Soybean were 91% dropping leaves, compared to 87% for the five-year average.

Corn conditions are 16% very poor, 26% poor, 41% fair, 17% good and 0% excellent. Corn was 65% mature, ahead of the 47% average. About 9% was harvested, ahead of the 3% average for this date.

Canola was 92% harvested, ahead of the 88% average. Sugar beets are 13% harvested, equal to average. Sunflower is rated 38% poor and very poor, 37% fair, and 20% good to excellent. Potatoes were 48% harvested, ahead of the 43% average.

Dry edible beans were 73% harvested, compared to 63% average.

Minnesota — Topsoil moistures were 9% sort; 24% short, 65% adequate and 2% surplus. Subsoil moisture rating is 17% very short, 37% short, 45% adequate and 1% surplus.

Soybeans were 30% harvested, seven days ahead of average. Soybean condition was 35% good to excellent.

Corn was 75% mature, eight days ahead of the five-year average for this date. About 10% was harvested 10 days ahead of average. Corn condition is rated 38% good to excellent.

Dry beans were 72% harvested, compared to 69% average. Potatoes were 59% harvested, compared to 61% average. Sunflowers were 3% harvested, compared to 5% average.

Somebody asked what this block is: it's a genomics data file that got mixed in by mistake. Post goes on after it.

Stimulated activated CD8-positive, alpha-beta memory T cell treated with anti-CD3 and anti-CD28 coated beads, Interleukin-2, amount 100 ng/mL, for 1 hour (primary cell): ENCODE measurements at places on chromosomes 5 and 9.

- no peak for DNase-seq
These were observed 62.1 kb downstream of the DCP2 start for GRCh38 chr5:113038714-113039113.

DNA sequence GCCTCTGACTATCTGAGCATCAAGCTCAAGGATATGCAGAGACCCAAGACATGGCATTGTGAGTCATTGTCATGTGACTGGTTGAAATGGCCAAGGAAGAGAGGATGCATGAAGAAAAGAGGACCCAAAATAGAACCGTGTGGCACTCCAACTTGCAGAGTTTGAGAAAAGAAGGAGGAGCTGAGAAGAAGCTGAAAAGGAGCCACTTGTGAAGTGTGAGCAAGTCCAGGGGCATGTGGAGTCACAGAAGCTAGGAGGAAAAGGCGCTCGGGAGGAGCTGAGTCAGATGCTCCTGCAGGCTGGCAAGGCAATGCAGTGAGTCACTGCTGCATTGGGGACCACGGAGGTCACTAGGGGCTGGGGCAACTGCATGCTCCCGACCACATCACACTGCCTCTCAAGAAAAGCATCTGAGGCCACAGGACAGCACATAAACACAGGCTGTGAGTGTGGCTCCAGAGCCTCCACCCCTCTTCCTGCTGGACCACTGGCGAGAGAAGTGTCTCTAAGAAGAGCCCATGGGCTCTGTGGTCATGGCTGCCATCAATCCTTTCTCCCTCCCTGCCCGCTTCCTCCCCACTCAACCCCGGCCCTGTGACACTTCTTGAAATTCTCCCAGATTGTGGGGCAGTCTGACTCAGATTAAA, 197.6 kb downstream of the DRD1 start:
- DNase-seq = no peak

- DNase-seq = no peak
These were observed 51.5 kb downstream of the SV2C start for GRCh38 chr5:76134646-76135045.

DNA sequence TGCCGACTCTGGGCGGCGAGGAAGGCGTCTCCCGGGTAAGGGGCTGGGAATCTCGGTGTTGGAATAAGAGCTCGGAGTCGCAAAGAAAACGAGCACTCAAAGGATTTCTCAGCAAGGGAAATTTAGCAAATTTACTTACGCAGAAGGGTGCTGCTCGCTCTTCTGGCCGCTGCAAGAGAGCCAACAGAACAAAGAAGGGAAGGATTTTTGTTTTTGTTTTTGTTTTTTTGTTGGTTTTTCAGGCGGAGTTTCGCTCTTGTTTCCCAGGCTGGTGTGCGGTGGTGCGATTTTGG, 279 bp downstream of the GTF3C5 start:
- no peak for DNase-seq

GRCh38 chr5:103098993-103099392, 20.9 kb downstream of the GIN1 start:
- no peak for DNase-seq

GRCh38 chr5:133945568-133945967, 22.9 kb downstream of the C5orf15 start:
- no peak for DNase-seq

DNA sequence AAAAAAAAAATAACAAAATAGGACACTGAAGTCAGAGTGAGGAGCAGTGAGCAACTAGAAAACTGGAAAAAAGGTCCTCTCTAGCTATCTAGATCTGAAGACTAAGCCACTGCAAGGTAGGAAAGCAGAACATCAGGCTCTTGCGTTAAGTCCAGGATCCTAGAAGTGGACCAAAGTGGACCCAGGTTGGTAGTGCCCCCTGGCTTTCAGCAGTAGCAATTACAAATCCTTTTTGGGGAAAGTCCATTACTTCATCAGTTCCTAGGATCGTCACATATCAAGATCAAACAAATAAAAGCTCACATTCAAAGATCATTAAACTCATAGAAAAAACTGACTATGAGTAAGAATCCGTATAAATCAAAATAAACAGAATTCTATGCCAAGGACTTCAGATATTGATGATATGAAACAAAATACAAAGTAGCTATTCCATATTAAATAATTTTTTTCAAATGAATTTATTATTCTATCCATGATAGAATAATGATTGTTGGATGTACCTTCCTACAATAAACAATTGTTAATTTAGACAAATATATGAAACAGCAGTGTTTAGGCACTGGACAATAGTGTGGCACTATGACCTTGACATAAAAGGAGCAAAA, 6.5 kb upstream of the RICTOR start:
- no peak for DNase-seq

South Dakota — Topsoil moisture is rated 67% very short to short. Subsoil is 76% short to very short. Pasture and range are considered 82% very poor to poor, 15% fair, and 3% good to excellent.

Corn is rated 42% very poor to poor; 35% fair, and 23% good to excellent. About 10% was harvested, compared to 5% for the five-year average.

Soybeans were rated 36% poor or very poor, 40% fair, and 24% good to excellent. About 17% were harvested, just ahead of the 13% average for this date.

Sorghum condition is 48% very poor and poor. About 18% of the sorghum was harvested, compared to 7% average. Sunflowers are 2% harvested, near the 1% average for the date.

Farmers had planted 58% of their winter wheat, slightly ahead of the average 50% pace.